Biden "affirmed his personal history of steadfast commitment to Israel's security and conveyed his intent to strengthen all aspects of the U.S.-Israel partnership, including our strong defense cooperation," a White House statement said.
"The conversation was very warm and friendly and lasted about an hour," Netanyahu's office said in a statement.
The conversation took place about a month after Biden's inauguration.
"The two leaders noted their longstanding personal ties and said they would work together to further strengthen the strong relations between Israel and the United States," the statement said.
They also spoke about ways to deal with the coronavirus pandemic, the statement added.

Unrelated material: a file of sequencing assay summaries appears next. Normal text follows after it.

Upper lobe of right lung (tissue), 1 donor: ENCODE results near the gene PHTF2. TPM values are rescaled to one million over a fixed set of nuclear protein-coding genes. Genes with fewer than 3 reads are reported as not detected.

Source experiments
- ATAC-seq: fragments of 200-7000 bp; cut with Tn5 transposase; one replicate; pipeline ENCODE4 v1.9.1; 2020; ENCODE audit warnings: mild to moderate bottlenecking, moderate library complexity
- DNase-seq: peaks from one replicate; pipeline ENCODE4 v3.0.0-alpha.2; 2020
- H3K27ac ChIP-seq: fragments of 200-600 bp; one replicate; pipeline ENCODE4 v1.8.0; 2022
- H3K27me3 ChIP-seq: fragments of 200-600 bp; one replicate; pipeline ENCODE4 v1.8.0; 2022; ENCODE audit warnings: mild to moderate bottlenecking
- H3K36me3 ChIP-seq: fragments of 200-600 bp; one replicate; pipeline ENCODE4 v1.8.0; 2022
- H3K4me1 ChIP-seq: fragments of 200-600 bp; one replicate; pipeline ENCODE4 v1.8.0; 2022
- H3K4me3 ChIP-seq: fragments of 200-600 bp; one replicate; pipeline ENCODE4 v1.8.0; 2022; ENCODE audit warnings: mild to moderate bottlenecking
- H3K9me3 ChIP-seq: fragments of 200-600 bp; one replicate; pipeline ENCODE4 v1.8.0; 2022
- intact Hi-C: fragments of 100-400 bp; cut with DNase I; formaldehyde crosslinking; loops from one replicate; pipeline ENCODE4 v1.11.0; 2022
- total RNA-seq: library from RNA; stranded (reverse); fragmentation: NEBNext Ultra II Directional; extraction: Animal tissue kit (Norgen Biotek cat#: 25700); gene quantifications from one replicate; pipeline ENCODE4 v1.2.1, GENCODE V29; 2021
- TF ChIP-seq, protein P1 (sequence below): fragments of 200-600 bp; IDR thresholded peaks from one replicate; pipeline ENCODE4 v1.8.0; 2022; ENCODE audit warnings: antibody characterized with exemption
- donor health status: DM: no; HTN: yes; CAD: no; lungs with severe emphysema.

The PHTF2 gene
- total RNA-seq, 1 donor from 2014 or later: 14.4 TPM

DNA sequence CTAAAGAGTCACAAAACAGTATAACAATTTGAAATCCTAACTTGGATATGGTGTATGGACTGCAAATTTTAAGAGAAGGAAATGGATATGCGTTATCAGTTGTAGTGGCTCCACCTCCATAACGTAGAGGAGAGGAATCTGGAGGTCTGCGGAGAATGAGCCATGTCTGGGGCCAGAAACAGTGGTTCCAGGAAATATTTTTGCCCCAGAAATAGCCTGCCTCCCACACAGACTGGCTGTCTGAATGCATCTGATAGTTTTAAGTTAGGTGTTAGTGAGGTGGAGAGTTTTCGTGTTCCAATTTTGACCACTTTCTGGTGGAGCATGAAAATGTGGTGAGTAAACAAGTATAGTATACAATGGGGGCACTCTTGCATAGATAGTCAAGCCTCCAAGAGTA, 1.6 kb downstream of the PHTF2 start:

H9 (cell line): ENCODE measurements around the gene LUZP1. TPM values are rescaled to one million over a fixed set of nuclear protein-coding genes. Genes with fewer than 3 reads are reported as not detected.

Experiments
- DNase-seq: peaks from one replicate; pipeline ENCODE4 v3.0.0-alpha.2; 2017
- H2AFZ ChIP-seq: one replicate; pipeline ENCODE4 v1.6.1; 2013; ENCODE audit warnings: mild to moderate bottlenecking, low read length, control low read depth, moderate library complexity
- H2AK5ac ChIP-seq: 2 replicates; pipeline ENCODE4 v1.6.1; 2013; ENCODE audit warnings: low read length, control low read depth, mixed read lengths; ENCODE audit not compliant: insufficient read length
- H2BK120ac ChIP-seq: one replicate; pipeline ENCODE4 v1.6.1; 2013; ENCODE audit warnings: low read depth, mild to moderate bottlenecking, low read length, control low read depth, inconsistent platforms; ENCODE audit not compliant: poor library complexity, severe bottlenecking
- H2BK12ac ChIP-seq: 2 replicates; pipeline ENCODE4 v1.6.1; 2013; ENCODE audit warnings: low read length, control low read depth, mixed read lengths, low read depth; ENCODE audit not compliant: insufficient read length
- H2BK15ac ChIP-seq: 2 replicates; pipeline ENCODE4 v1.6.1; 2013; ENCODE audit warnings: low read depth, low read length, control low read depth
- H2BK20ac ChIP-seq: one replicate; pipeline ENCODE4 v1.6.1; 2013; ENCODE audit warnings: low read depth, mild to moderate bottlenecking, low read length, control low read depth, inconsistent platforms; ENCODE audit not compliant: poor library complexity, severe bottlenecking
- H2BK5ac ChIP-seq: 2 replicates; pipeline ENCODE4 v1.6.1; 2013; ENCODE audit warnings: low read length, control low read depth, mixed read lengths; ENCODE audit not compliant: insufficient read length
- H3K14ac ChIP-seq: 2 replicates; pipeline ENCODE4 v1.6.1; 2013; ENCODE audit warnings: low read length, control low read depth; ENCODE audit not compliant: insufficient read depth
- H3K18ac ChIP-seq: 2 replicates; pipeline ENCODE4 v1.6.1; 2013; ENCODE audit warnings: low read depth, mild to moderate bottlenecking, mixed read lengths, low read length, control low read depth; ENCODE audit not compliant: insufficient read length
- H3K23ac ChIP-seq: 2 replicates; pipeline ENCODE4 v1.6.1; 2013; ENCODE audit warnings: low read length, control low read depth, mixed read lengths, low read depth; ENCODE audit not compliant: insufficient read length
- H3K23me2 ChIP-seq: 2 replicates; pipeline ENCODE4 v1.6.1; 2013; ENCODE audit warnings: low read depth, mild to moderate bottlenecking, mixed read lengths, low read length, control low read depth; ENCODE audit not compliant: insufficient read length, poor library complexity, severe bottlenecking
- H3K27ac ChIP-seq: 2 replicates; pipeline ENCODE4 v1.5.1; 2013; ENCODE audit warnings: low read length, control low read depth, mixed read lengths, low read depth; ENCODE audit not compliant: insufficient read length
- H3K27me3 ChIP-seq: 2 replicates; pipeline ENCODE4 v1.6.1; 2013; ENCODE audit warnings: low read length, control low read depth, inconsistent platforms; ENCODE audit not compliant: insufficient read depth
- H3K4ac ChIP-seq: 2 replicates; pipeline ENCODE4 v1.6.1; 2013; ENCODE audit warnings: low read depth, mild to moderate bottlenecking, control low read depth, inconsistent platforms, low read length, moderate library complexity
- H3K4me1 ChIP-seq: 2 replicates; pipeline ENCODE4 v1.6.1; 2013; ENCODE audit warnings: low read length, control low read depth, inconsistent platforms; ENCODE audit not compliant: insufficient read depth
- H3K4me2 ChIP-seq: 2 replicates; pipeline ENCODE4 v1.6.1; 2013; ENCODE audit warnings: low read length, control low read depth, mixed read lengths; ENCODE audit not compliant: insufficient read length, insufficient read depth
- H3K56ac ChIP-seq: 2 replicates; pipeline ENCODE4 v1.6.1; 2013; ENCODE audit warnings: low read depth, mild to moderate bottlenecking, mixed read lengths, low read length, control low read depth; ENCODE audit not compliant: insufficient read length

The White House had denied that the delay in a Biden courtesy call was meant to disrespect Netanyahu, with spokeswoman Jen Psaki saying last week that it was "not an intentional dis."
Netanyahu this week acknowledged differences with Biden over Iranian and Palestinian issues, but said the two enjoy a strong working relationship.
The Israeli leader may find the two countries' alliance tested if Washington restores U.S. participation in the Iran nuclear deal, from which Trump withdrew, and opposes Israeli settlement building on occupied land where Palestinians seek statehood.
(With inputs from Reuters and AFP)
(Cover: U.S. then-Vice President Joe Biden (L) shakes hands with Israeli Prime Minister Benjamin Netanyahu during their meeting in Jerusalem, March 9, 2016. /Reuters)